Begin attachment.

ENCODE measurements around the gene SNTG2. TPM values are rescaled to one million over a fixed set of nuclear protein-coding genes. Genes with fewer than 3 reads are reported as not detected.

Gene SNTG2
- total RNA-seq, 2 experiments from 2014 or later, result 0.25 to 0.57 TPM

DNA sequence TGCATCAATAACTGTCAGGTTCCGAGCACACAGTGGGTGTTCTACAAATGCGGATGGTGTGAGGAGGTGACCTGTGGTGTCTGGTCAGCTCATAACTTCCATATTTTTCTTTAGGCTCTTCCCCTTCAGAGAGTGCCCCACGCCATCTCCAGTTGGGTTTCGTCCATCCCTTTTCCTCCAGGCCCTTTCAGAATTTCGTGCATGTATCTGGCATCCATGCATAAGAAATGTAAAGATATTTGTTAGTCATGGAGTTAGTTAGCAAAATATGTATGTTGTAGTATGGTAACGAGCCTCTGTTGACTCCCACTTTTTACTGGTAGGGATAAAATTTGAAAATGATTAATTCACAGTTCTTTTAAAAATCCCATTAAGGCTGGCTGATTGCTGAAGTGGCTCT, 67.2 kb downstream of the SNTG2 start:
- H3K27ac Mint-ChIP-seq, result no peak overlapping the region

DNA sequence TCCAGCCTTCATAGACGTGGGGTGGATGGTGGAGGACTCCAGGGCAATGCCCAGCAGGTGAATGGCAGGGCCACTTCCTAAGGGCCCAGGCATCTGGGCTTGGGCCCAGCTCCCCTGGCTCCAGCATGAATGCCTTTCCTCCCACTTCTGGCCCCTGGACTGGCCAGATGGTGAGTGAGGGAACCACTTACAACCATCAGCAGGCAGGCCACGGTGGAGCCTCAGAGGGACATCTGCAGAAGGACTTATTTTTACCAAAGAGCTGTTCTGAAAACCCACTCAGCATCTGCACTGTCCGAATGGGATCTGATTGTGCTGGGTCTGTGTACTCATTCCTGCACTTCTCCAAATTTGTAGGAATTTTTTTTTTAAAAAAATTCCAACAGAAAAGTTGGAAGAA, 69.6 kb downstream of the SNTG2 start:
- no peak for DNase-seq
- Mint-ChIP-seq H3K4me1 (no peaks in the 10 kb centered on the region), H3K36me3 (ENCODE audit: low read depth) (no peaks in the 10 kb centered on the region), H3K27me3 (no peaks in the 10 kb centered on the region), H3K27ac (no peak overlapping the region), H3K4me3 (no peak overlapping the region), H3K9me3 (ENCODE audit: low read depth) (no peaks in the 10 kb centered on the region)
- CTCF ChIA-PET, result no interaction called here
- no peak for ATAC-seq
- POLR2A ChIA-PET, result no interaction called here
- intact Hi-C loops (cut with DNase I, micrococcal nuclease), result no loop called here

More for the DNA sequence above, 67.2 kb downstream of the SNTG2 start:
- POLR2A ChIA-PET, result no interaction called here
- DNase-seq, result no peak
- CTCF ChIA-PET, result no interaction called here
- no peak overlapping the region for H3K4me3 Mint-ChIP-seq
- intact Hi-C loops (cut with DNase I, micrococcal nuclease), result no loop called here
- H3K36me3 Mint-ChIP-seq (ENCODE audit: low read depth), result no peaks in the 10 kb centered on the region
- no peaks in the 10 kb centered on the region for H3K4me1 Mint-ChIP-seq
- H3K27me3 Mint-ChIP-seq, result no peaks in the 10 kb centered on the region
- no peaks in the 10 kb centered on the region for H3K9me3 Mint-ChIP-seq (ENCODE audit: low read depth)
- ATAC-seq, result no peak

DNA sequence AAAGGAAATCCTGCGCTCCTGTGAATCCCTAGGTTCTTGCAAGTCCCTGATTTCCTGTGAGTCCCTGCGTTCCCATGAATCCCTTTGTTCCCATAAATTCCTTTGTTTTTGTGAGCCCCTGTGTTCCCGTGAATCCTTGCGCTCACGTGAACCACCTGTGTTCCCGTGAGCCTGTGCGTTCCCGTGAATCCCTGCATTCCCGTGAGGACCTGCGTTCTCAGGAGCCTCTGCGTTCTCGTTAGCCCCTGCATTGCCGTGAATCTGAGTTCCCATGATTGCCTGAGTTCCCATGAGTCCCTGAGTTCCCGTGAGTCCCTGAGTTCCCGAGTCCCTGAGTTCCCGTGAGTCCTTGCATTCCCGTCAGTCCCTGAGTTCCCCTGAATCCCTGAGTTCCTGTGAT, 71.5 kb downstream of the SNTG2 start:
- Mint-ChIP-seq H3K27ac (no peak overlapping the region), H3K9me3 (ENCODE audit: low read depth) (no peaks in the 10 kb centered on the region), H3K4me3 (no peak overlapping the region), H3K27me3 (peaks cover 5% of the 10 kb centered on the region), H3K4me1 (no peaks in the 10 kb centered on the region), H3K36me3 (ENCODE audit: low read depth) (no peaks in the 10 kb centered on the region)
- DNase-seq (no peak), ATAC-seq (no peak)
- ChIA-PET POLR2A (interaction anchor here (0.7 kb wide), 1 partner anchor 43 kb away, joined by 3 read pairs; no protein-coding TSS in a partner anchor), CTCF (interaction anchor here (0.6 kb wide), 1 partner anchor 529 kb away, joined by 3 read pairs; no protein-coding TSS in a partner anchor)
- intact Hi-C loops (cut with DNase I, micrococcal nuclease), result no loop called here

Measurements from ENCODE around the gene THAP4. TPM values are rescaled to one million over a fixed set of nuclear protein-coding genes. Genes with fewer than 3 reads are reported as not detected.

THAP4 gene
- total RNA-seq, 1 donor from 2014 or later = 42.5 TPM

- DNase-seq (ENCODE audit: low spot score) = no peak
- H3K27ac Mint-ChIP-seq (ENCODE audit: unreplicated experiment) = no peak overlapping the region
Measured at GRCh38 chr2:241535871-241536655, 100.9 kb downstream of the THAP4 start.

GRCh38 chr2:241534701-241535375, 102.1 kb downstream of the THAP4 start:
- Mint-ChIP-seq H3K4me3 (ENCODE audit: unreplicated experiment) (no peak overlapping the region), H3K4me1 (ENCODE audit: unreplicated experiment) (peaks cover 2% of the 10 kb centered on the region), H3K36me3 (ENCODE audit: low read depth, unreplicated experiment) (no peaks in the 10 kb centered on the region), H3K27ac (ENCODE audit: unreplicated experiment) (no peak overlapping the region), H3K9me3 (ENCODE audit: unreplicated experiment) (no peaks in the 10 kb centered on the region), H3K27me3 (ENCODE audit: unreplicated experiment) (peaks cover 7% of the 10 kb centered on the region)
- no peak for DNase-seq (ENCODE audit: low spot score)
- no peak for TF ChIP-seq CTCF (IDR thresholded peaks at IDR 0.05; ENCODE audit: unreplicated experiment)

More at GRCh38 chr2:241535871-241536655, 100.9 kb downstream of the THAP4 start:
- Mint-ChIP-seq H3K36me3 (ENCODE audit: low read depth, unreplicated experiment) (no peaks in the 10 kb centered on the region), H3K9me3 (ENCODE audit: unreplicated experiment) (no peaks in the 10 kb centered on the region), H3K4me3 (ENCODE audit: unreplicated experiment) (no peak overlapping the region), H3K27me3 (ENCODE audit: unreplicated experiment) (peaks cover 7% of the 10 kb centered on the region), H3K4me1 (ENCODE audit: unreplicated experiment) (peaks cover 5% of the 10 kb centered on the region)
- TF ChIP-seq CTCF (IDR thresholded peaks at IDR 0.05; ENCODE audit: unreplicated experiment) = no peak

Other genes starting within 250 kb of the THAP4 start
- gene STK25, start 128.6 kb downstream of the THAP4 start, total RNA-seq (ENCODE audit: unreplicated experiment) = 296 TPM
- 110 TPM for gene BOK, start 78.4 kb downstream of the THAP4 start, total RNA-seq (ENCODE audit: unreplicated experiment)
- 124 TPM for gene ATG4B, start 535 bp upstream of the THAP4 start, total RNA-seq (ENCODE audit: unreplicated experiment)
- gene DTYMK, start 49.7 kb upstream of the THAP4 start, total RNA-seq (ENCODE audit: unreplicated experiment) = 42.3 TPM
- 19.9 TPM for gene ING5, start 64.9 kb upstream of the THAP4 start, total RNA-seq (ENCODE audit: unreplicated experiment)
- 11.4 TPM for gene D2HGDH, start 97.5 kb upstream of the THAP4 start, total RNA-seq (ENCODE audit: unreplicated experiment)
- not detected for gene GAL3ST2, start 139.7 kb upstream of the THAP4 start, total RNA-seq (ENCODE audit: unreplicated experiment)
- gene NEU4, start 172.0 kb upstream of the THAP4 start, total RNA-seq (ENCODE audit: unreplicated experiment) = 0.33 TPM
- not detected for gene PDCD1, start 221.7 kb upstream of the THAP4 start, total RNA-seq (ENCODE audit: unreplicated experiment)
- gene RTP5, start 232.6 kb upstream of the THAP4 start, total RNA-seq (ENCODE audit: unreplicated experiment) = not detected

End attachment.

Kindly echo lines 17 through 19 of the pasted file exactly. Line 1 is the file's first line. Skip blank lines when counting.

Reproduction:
- no peak overlapping the region for H3K4me3 Mint-ChIP-seq
- intact Hi-C loops (cut with DNase I, micrococcal nuclease), result no loop called here
- H3K36me3 Mint-ChIP-seq (ENCODE audit: low read depth), result no peaks in the 10 kb centered on the region